The new documentary by Spiritual Helpline, Stay Prayed Up, follows gospel sensations the Branchettes as they record their album of the same name. The leading lady is Johnston County, North Carolina, native Lena Mae Perry, who is 83 years young and known to everyone as some form of “mother.” She’s accompanied by pianist Wilbur Tharpe who has long, noble fingers that dance over the keys of the piano. They’re receiving help for the album by local artist Angela Kent, the local North Carolina music group the Guitarheels, and guitarist Phil Cook, who is part of Spiritual Helpline Records.
The Branchettes formed as a group of women founded by Perry and the late Ethel Elliott, who would travel and tour from church to church spreading the gospel through soulful and traditional music. Some have left, and others have gone on, but Lena and Wilbur are dedicated and grateful.
Though the group got its start in the 1980s, the name and Perry herself hearken back to the 1950s when Perry’s childhood was spent in the pews of the Long Branch Disciples of Christ Church. She sang as a child and then joined her church’s Sunshine Band that would tour other churches on special occasions. Perry grew up in a musical family and home and carried that with her throughout her career.
“I don’t show off too much when it comes to dealing with God,” Perry says at one point in the film, her arm extended defiantly and her finger pointed towards the air. “He’s got to be in the midst or I need to go somewhere and sit down.” Perry’s faith is a throughline in the documentary, but even more telling is Perry’s effect on those around her.
Early in the film she talks about having to tie tobacco on sticks to dry it out as a child. She said she thought her life was hard, but it wasn’t. I’m here to report that it definitely was, but Perry internally reframed the rhetoric and changed her complaints to praise of God for letting her see another day.
Perry is like a flame that draws in those who are like-minded. She’s kind, she’s a hard worker, and she’s compassionate. She strives to be everything that the phrase “Christ-like” entails, which is a refreshing take in a world where many claim to operate in the name of Jesus without a clear handle on the Golden Rule: Do unto others as you wish them to do to you.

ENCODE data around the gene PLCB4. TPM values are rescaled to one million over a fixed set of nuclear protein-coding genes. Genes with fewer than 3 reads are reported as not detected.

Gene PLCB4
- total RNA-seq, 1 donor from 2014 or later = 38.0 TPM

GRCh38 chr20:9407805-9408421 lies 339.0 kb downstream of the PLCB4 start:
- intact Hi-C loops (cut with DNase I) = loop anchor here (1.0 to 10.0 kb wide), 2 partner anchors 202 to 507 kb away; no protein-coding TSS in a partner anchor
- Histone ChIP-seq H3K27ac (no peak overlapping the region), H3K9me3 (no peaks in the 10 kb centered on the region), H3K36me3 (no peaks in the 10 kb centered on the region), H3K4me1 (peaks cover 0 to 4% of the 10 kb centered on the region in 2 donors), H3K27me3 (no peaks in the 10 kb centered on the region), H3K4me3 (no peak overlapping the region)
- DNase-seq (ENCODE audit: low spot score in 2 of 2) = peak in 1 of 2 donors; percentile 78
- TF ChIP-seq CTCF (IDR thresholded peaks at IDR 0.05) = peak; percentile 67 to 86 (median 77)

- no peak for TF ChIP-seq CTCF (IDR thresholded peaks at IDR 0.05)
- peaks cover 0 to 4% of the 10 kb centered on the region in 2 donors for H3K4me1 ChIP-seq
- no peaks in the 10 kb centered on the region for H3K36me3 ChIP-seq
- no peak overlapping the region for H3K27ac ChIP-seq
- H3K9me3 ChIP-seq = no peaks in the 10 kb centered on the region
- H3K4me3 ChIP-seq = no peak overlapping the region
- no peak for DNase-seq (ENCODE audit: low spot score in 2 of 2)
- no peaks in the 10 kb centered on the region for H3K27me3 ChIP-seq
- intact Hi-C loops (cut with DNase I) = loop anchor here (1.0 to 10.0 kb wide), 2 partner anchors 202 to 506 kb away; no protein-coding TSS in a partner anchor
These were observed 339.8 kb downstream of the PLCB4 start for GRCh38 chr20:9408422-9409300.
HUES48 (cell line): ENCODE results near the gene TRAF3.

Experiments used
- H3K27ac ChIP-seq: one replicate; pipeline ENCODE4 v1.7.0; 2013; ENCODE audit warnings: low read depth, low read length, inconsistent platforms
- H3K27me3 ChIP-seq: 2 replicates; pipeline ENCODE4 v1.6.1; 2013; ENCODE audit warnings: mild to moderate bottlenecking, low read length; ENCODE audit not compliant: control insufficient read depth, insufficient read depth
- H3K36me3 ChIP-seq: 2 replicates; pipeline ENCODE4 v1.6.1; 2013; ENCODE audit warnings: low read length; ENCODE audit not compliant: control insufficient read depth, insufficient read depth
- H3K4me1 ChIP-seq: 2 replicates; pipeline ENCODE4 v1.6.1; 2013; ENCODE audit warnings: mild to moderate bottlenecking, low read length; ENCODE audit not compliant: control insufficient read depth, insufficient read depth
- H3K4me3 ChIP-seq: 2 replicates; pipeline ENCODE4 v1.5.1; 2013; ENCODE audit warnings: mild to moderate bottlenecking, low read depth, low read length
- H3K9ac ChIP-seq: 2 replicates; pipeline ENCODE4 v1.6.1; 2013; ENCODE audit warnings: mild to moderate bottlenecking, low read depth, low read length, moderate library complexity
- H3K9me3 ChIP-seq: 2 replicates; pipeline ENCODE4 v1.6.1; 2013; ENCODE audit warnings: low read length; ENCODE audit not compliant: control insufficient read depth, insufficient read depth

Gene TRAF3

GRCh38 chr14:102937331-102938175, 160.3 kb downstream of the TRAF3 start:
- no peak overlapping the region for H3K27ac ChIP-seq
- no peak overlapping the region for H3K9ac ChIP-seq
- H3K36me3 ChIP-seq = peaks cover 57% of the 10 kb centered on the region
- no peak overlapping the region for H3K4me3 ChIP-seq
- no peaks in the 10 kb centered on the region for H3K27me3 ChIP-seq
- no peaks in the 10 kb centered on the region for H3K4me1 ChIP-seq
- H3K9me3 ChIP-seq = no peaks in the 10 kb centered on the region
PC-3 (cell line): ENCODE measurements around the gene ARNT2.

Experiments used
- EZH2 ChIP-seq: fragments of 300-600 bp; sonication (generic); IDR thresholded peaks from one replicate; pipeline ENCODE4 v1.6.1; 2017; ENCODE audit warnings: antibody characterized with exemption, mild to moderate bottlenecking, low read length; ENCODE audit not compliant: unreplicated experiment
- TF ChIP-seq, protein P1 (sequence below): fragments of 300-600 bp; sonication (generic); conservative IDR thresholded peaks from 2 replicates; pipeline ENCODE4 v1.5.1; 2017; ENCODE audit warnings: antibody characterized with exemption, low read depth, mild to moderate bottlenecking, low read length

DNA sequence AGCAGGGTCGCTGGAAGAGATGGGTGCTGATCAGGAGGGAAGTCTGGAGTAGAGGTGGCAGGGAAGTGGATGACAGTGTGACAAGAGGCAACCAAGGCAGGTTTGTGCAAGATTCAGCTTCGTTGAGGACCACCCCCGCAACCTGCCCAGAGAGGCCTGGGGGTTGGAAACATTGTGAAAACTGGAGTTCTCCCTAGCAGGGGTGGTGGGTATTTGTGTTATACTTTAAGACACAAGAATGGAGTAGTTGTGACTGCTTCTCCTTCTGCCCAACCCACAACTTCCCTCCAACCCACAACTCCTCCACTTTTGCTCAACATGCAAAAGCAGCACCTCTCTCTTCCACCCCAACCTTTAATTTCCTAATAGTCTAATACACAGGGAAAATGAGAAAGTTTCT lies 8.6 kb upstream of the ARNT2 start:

Phil Cook is the creator of Spiritual Helpline, the recording company that is responsible for producing the Branchettes album. From the moment you notice him on the screen, vibrating as the music nearly leads him to tears, you can feel his authenticity. Born in rural Wisconsin, he jokes lovingly about the staunch hymns of his youth. As he started to travel and perform with his band, he became exposed to true Southern gospel music. He found he had so much to learn and he seems to be dedicating his business to doing just that, along with creating resources for other artists to thrive.
This is notable to me, because when we talk about allyship, a big topic is the idea of “take it and make it better” that can sometimes happen when white people learn about something in another culture. Now, the definition of better is clearly subjective, but it can cause friction. I grew up a church girl and knew every song that played. There’s something very personal and very proprietary about that type of music. Perry says of Cook that she loved him. “He can sing, and he falls right in line with the other children.” Sure, Cook is in his forties, but with her being aged 83, I’m sure everyone is “children.”
The point is that Cook seems to listen and is glad and happy to do it. He has not just an admiration for Perry, but a respect. He respects her talent and the craft and does what he can to forward the mission without taking it over. In a very sweet scene, he tells the camera guys to start recording the moment Perry and Tharpe step into the room. As soon as they do, they deliver on Cook’s expectations immediately. He’s ecstatic that others get to share on what is surely a masterclass in gospel music.
As a main character Perry is surely worthy. She’s humble, maybe to a fault, but she’s not shy and she’s not quiet. They call themselves a “noisy crew.” At one point she tells Cook to check on the mics because she’s so loud. Cook replies jovially, “That’s why we’re recording this album — because you’re so loud!” and Perry laughs. It’s these small moments where the music is so ingrained in them that it’s second-hand.
During a rehearsal session they debate about whether a song should be in G or C. Perry knows she’s right but allows a bit of trial and error. When the correct note is finally played and everything clicks into place, she doesn’t gloat — she’s just happy. She’s spending her life doing what she loves, and as long as she wakes up every morning she’ll continue to do so.
There are a few talking heads from people who have known Ma Perry for their entire lives. There are people she’s sang with and for, but the true storyteller is the music itself. It’s almost a mini-concert as we hear long snippets from gospel greats. “I Don’t Feel No Ways Tired” and “Nothing But the Blood of Jesus” are loud and impromptu but so solid. They don’t over-rehearse, and the lack of rigidity allows for beautiful piano solos and soulful melisma.
All in All, Stay Prayed Up is a beautiful documentary with soothing and engaging music and wonderful characters. The documentary released theatrically on Friday, June 17, 2022, and will be available OnDemand, July 5.
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Stacey Yvonne is an entertainment journalist who is often found in some corner of the internet pontificating about pop culture and its effect on women, Blackfolk and the LGBT+ community. You can see more of her work at https://syvonnecreative.com